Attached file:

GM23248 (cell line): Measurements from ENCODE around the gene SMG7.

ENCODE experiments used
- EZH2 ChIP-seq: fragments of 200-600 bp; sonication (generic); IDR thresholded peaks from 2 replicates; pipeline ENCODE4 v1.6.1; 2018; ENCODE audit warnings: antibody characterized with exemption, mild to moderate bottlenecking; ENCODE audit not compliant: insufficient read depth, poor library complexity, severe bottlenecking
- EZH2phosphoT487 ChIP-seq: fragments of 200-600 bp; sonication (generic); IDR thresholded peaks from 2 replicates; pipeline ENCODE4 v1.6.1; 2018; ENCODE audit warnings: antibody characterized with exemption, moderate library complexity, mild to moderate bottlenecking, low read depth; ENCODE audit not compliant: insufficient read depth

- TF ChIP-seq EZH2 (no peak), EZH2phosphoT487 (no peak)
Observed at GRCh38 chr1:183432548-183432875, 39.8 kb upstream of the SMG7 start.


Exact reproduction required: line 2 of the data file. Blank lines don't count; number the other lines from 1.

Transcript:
ENCODE experiments used